Problematic Ode to Joy Hits Too Many False Notes
Brooklyn librarian Charlie (Martin Freeman) is not a happy man, and that’s entirely by choice. He’s a rare individual affected by narcolepsy with cataplexy, and if Charlie ever experiences giant emotional mood swings he can immediately pass out right there on the spot. This is unquestionably dangerous, but that doesn’t mean he still can’t live a full and vibrant life, his younger brother Cooper (Jake Lacy) certain his sibling could find lifelong happiness with the right person if he would just take a slight risk and put himself out there.
Opportunity arises one random afternoon in the form of the impulsive and beautiful Francesca (Morena Baccarin). Charlie is smitten, and she finds him attractive, too, but even though they have an instantaneous emotional connection he still worries his odd medical condition is destined to doom any chance of a relationship long before it has the chance to blossom. Instead, he convinces Cooper to start dating the young woman instead. This way, Charlie can be around Francesca with no chance of feeling joy or euphoria, the sight of his brother romancing the one person he’s ever been most attracted to certain to keep any chance of personal happiness delightfully at bay.
Partially inspired by a true story first broadcast on WBEZ Chicago’s “This American Life” in June of 2010, screenwriter Max Werner’s (Fun Size) and director Jason Winer’s (Arthur) well-intentioned if still moderately distasteful romantic comedy Ode to Joy is one strange little motion picture. Featuring a couple of strong performances from Freeman and Baccarin, some nice supporting moments from an always luminous Jane Curtain (as Francesca’s cancer-stricken Aunt Sylvia) and a scene-stealing turn from a terrific Melissa Rauch as Bethany, a young woman whose temperament and demeanor is just perfect as a potential romantic partner from Charlie, nonetheless this movie grated on my nerves something fierce. For everything it gets right there’s so much that can’t help but ring false, facile and slightly distasteful about this endeavor, the bad taste it left in my mouth after it had concluded one that took a little while to dissipate.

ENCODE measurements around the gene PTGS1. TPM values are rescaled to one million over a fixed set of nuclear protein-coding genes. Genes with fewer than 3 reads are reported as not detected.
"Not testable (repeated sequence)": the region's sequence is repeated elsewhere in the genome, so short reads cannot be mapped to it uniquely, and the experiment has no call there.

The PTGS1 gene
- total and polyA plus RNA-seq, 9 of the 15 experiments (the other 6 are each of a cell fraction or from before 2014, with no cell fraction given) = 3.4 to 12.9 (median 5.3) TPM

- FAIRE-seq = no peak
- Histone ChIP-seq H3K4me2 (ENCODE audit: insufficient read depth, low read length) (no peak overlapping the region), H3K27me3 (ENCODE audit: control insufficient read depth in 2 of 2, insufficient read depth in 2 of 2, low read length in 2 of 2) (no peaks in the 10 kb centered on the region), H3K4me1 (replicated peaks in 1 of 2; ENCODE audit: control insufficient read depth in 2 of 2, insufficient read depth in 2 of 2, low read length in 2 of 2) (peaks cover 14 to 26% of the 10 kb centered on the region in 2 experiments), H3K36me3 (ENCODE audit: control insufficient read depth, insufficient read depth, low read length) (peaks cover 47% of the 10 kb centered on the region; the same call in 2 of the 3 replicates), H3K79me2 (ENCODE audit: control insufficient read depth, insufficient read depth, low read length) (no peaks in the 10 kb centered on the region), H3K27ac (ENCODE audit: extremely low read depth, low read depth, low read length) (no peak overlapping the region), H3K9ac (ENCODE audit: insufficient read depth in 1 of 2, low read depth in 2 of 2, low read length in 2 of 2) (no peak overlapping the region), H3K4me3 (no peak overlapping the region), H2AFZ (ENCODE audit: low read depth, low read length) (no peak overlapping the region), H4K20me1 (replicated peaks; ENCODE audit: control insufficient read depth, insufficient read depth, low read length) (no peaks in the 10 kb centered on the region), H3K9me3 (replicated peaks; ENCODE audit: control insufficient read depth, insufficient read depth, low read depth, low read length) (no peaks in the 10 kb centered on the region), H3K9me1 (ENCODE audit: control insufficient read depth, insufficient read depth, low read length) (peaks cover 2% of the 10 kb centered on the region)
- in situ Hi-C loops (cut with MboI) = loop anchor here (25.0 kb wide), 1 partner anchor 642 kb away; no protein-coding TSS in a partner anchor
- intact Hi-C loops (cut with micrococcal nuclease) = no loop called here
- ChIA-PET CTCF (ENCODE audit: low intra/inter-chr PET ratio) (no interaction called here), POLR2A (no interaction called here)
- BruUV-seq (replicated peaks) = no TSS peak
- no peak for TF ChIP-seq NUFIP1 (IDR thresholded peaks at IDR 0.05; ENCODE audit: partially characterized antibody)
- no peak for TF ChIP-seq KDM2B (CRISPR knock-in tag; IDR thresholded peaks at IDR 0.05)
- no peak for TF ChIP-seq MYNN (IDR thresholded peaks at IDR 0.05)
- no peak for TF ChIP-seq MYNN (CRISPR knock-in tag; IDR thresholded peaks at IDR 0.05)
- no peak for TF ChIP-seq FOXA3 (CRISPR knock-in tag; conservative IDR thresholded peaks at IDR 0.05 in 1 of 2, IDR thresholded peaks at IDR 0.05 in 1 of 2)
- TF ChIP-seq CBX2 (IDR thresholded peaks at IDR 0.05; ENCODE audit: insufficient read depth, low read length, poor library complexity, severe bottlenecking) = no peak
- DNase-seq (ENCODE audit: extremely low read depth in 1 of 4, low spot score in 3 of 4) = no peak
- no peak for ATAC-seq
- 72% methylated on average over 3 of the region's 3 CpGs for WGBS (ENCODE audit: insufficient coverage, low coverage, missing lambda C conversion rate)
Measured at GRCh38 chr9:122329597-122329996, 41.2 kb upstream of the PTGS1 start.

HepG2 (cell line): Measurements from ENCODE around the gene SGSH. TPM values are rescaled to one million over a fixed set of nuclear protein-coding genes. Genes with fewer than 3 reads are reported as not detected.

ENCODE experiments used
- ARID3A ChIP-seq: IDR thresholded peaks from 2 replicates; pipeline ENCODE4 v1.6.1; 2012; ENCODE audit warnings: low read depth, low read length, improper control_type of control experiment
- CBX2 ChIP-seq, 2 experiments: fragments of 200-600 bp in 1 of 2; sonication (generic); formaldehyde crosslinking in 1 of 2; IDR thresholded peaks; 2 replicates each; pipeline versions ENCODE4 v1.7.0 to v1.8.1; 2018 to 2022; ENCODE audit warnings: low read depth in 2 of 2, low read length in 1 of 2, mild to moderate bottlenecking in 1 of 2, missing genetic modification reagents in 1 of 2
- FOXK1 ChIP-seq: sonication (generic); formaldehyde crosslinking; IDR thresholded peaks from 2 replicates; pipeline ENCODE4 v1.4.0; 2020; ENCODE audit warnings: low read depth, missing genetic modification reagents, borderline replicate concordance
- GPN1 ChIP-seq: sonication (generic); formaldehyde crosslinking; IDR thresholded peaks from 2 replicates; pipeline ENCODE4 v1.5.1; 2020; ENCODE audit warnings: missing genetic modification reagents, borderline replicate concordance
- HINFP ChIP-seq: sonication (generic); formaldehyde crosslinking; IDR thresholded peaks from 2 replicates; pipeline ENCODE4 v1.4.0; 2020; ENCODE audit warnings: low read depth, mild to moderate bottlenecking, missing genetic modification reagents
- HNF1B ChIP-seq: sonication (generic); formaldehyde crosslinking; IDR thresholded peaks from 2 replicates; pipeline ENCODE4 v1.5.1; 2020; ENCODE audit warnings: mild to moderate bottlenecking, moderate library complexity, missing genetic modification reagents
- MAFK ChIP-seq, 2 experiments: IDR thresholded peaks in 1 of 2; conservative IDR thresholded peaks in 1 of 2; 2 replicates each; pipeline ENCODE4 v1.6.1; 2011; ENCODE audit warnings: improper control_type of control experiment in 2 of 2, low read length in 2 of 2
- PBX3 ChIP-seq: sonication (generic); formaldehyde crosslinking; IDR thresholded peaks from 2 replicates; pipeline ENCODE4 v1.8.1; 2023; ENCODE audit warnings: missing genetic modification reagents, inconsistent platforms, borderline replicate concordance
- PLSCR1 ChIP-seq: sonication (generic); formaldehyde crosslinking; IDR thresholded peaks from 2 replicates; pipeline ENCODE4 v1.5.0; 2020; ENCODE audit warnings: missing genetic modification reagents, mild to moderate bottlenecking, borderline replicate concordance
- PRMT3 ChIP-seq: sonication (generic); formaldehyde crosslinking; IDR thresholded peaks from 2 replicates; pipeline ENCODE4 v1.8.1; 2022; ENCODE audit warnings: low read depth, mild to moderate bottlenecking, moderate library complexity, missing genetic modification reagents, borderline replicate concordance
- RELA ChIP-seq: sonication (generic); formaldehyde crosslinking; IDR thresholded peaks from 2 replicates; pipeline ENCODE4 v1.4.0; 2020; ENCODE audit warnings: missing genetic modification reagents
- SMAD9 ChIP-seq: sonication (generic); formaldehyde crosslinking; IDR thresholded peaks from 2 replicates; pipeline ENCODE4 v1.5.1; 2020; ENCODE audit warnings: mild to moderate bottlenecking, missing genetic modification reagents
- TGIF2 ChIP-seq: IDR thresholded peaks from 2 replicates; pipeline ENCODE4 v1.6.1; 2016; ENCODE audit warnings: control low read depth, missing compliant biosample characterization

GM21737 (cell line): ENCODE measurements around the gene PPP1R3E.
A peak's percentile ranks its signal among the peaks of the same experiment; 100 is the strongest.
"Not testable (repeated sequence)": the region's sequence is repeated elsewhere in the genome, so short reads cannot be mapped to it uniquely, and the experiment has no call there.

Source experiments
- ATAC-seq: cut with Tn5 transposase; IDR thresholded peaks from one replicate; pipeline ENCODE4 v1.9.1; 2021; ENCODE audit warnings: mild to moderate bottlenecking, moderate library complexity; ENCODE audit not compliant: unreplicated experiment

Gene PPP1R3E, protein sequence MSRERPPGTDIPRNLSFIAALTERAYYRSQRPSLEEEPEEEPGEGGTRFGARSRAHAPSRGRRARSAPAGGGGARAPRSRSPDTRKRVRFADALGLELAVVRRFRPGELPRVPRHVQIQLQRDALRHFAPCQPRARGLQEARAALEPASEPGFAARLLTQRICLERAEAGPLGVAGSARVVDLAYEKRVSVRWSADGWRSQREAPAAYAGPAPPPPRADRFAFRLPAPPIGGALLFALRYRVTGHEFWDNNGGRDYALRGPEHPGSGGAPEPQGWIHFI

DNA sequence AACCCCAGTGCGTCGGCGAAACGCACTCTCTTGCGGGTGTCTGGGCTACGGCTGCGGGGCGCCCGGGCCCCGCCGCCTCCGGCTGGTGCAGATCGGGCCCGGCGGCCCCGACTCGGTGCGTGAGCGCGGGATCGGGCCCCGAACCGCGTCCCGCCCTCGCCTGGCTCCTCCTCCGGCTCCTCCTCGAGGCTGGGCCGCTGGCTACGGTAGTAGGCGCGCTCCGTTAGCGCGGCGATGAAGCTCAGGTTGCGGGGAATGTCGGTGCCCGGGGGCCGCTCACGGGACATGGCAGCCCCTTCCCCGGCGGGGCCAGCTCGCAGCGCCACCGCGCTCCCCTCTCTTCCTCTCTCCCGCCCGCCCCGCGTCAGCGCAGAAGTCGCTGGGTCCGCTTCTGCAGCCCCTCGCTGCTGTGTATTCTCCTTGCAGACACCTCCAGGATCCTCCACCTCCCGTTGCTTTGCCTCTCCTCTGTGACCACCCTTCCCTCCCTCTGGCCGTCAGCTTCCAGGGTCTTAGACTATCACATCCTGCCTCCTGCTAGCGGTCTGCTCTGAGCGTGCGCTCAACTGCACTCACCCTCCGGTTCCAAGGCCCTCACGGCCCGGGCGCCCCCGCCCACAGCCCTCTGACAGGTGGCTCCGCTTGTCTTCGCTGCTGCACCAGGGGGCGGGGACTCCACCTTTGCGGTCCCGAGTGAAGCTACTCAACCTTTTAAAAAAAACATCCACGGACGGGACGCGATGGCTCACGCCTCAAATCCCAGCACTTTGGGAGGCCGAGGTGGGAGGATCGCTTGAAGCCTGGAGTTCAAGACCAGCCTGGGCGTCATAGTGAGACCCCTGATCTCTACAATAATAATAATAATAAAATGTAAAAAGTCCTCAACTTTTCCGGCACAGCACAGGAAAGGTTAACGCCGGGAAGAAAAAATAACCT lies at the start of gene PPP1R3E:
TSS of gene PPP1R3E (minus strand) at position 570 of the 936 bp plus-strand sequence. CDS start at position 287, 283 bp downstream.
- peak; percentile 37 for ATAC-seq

Pity, because Freeman is quite good, the veteran actor underplaying things with goofily sardonic aplomb. More importantly, even though they spend the majority of the story forced to remain at arm’s length from one another, he has marvelous chemistry with Baccarin, the Deadpool and Serenity actress a ray of continual sunshine the moment her character is introduced. This is especially true during a sequence where their characters go on a date not long after they’ve first met, Charlie taking Francesca to the most depressing off-off-off-OFF-Broadway play likely ever produced in order for him to not feel even a shred of happiness or sexual arousal. Freeman and Baccarin are delightful throughout these scenes, each actor exhibiting a relaxed chemistry I was instantly drawn to. Both are giving everything they’ve got, neither interested in allowing the uglier aspects of the story to become bothersome.